Battle For The Crystal River
Seperate Views On How To Keep The River Flowing Year-Round
Colorado's Crystal River has earned the dubious distinction as one of America's most endangered. Some groups worry that the already "impaired" river will suffer further damage if specific water rights are exercised.
The Crystal River is nestled in a scenic valley south of Carbondale. It drains a large portion of the west side of the Elk Mountains and flows through Marble and Redstone, meeting the Roaring Fork near Carbondale. Its water is used mostly for drinking and for irrigation of the valley's hay fields. But that water gets low in the summer. In fact, during dry years, the lower portions of the Crystal River have been described as "just a trickle."
Groups are working toward the goal of making sure the Crystal can flow year-round. That's where the disagreement lies.
Sharon Clarke of the Roaring Fork Conservancy says that the river has already been impaired by Highway 133 and historic mining efforts in the valley. In many sections, the river was straightened to run parallel to the highway. She says this results in a faster flow, turning over more sediment and removing water from the system at a quicker rate. The mining operations have also added sediments to the river.
She is joining with other groups like the Crystal Valley Environmental Protection Association to restore the river to a more natural state.
"What we're hoping to do is to restore the natural functions of the river, so the river can heal itself and that it will increase our base-flows later in the season," Clarke said.
She says with the river existing in such a scenic valley, it's hard for people to believe that it is endangered, but she cites a study which says 75% of the river has been heavily modified to severely degraded.
Their plan is to restore wetlands along the river and ask for voluntary irrigation conservation. They say this will keep the water flowing year-round while also protecting wildlife and the riparian environment.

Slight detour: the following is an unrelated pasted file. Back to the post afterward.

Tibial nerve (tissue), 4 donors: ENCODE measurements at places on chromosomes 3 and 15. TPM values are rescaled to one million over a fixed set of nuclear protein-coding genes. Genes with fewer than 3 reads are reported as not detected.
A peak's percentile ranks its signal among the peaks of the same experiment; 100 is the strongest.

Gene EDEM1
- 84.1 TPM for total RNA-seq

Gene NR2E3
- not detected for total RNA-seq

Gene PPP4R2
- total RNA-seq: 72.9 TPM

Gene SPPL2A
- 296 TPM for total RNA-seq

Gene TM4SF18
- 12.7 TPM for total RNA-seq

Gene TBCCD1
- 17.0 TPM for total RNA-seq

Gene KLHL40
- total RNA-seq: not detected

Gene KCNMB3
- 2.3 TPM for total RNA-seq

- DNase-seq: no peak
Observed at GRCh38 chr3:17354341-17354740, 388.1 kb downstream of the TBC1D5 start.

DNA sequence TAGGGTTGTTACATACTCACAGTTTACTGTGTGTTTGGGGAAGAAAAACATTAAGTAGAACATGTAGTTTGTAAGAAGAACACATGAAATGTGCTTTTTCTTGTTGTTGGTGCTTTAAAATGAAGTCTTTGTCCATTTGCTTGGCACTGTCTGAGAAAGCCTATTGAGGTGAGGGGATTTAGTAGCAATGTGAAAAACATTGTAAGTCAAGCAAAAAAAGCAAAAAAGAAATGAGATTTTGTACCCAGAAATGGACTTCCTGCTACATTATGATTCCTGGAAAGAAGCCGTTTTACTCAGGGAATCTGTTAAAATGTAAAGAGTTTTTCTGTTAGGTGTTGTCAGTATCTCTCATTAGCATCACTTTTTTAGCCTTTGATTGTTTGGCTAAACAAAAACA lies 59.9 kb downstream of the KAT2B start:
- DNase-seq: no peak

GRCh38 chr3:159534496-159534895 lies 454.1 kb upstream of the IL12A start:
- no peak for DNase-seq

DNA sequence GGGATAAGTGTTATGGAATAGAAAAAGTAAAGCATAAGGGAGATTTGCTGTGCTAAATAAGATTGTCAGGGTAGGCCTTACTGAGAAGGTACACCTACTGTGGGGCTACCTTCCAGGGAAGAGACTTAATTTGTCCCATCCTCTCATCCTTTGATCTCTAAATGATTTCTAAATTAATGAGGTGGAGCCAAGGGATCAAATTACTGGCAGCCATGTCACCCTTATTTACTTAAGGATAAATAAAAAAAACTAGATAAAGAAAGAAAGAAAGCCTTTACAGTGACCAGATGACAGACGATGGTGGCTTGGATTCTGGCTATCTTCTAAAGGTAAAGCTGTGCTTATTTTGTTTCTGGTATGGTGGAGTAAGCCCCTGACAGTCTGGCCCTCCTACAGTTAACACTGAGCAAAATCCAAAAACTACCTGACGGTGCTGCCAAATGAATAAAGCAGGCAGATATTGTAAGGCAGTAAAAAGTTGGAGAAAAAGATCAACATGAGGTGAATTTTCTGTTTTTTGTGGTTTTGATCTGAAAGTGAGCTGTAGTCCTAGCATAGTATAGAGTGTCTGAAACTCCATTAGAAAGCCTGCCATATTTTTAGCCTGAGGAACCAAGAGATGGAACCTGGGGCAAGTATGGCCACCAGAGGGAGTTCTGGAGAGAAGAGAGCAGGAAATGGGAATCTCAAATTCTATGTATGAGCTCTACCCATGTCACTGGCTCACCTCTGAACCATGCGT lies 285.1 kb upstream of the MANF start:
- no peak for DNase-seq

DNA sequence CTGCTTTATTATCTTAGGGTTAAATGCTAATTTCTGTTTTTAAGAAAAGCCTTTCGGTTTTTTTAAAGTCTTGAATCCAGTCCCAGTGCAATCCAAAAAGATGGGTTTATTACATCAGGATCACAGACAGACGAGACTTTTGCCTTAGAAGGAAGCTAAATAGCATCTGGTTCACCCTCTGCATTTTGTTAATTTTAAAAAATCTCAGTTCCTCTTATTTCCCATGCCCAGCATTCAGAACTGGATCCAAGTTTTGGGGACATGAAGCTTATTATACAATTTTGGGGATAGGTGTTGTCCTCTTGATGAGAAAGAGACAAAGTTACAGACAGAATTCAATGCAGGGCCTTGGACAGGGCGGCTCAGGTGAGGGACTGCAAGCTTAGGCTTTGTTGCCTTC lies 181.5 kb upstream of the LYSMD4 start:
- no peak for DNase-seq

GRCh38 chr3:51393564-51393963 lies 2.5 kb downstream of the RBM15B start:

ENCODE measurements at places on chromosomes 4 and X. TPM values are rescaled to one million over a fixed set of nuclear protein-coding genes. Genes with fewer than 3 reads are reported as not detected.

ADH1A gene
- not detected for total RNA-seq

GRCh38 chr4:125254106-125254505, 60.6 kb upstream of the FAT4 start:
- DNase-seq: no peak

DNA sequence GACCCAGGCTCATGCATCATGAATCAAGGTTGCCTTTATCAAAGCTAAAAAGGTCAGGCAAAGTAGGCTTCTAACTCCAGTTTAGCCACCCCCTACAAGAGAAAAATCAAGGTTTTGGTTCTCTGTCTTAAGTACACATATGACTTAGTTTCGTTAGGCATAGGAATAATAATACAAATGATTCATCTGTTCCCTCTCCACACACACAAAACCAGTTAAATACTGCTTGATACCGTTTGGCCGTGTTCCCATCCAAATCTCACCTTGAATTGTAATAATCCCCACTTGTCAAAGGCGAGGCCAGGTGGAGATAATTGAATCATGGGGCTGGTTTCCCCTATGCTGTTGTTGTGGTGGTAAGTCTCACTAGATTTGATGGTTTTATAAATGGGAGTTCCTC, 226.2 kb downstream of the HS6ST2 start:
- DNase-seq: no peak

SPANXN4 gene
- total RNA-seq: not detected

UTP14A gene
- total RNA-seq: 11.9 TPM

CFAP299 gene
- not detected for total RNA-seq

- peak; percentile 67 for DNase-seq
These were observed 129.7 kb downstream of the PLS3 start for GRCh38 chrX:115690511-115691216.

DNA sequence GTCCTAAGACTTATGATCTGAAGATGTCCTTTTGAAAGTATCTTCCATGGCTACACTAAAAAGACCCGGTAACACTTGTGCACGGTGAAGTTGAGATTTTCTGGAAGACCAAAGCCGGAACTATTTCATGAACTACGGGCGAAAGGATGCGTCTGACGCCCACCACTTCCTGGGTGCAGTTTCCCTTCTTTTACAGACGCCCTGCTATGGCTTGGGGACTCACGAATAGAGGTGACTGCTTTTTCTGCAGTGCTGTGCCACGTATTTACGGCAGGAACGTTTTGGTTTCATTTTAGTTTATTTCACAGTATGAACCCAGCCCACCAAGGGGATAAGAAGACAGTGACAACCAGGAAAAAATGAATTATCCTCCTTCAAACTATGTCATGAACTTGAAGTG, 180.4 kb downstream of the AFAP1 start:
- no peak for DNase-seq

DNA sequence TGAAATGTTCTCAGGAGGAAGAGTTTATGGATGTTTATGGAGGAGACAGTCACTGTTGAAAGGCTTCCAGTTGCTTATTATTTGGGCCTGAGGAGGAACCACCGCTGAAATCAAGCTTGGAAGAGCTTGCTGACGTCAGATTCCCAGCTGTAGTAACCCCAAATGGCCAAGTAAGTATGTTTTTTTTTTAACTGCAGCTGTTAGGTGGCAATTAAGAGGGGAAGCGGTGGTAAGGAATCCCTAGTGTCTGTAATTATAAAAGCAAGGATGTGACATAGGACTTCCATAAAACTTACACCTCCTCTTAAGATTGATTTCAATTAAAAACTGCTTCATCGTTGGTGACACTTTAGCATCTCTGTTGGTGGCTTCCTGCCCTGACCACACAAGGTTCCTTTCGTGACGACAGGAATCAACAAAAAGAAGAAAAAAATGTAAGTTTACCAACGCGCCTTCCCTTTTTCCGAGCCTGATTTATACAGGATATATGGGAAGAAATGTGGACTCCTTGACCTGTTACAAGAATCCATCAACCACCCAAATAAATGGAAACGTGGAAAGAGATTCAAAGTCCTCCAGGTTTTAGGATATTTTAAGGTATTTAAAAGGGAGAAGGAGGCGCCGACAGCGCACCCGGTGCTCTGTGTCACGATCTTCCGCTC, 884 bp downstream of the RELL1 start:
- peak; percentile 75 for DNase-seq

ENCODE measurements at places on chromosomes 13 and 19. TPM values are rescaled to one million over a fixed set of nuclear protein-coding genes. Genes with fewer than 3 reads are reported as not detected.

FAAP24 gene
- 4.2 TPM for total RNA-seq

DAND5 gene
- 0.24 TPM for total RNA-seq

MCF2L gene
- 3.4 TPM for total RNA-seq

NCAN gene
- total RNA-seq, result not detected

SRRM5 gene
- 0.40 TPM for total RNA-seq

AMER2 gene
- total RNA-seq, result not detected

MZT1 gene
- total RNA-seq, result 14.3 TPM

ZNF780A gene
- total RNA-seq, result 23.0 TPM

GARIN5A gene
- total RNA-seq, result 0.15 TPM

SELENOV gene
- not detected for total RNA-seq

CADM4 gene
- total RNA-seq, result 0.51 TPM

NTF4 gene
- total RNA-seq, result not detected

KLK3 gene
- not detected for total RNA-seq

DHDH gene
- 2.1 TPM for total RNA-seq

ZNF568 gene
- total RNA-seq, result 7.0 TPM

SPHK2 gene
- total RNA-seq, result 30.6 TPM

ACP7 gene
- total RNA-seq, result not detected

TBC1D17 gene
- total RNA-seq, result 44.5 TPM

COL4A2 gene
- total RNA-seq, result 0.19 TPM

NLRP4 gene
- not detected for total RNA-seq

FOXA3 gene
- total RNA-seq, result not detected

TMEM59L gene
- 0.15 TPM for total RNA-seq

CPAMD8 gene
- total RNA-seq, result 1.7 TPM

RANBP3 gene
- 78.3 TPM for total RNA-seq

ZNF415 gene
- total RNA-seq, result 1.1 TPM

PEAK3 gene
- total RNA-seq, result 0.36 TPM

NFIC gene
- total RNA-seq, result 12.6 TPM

But, it may not be that simple.
Water rights for the river are managed by the Colorado River Water Conservation District and the West Divide Water Conservancy District. They have junior water rights on the river which include a proposed dam which they say could also restore late-season flows.
"I'm hopeful that people will begin to look at this a little more seriously and recognize that there are both current needs and future needs and that it is only a responsible resident of the desert that recognizes that stored water is how we are able to use water all year long," said Chris Treese, spokesman for the Colorado River Water Conservation District.
He says that in the years following the original filing for water rights in 1957, the district has continuously scaled back its projects on the river to keep it at a natural state. Still, though, they want to retain the right for a proposed dam in the Placita which would hold a reservoir of 4,000 acre feet.
But Bill Jochems of the Crystal Valley Environmental Protection Association says that it doesn't matter how much the river district has scaled back, it will still have an impact.
"To minimize this is equivalent to saying, 'you can poke the eyes out of the Mona Lisa, after all they're smaller than a quarter.' But the impact is devastating."
Clarke and Jochems identify the Placita area as one of the remaining vital open areas where the river can spread out, meander and slow down.
American Rivers, an organization that aims to protect rivers across the United States listed the Crystal River as number 8 in its top 10 most endangered rivers list.
"We're hoping that their designation of this as an endangered river increases public knowledge of this threat and pressure on these boards and with all that, these guys give up. And if they don't give up, then we'll see them in court," Jochems said.
The river districts are already in court, trying to protect the right to build the dam and they say at this point, there is no guarantee that they will ever build it. They just want to retain the right in the future.
"We do need to find a balance and we don't think we have the balance right now, right now we have a river that is running dry," Treese said. "Right now, a river that runs dry can only be made healthy with additional water and the only place you are going to find additional water is if you store it in the spring time when we have more than we need."